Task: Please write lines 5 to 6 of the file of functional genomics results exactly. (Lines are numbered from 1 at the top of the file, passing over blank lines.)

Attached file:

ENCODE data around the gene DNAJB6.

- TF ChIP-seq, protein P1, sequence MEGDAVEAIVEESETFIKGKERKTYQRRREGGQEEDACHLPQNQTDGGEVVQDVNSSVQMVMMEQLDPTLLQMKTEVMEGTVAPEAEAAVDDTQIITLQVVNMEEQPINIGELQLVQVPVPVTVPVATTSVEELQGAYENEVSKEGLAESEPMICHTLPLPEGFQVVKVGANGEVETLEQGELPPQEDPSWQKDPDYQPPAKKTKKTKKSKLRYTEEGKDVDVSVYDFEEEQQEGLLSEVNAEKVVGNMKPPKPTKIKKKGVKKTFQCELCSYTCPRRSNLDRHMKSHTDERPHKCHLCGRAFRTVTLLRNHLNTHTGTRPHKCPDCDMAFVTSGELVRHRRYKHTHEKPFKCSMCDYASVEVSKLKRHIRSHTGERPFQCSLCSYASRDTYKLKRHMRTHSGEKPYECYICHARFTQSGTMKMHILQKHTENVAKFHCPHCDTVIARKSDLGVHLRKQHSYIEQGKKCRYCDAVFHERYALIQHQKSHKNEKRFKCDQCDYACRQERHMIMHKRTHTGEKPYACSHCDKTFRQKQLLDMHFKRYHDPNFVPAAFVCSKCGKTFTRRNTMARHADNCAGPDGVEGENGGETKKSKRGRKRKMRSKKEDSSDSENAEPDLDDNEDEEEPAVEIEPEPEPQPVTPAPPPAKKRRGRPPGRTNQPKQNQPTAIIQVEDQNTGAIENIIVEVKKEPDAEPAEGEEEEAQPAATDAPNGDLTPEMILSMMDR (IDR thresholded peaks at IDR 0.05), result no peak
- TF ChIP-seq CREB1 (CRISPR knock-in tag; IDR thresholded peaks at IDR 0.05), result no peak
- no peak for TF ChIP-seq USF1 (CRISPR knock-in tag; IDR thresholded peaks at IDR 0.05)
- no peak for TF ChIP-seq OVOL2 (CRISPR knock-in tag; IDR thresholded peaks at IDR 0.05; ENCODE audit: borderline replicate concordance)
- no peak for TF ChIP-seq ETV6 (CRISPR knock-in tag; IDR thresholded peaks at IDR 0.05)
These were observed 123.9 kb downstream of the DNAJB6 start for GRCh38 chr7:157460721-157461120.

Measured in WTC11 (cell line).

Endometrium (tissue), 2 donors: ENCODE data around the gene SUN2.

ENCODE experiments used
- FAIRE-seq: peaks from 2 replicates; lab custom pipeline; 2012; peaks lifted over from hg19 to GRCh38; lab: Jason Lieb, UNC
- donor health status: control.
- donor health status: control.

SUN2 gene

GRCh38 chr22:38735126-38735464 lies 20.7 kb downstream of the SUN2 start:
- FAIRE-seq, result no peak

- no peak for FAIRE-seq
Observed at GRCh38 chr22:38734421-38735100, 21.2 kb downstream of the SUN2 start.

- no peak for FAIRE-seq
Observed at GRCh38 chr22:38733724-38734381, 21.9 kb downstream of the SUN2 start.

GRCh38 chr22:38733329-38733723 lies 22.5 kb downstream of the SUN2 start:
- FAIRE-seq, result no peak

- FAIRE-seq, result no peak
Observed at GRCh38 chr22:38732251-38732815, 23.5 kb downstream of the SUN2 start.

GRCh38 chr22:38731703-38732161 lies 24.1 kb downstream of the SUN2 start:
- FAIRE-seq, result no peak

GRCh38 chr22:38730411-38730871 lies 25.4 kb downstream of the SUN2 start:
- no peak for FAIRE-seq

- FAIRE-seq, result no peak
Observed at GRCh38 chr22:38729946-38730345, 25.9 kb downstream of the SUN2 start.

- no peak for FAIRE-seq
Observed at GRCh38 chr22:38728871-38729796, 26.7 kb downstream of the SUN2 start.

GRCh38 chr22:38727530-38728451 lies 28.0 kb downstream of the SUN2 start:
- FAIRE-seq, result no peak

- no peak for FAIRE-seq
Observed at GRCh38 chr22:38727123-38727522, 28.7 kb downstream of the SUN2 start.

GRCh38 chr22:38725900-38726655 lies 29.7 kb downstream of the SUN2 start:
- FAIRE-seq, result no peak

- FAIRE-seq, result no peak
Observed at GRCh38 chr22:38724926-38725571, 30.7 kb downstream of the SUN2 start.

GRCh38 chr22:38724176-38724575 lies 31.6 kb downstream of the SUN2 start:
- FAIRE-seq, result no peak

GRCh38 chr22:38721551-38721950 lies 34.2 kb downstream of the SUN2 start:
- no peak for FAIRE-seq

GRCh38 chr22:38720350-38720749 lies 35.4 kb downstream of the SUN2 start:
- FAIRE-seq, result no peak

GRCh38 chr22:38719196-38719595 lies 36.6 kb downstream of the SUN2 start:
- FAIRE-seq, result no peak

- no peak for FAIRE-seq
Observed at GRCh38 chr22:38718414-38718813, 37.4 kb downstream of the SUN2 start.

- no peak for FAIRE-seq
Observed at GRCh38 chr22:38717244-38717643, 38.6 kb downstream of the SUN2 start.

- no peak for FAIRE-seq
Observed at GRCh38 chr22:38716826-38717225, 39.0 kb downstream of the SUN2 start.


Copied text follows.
- no peak for TF ChIP-seq OVOL2 (CRISPR knock-in tag; IDR thresholded peaks at IDR 0.05; ENCODE audit: borderline replicate concordance)
- no peak for TF ChIP-seq ETV6 (CRISPR knock-in tag; IDR thresholded peaks at IDR 0.05)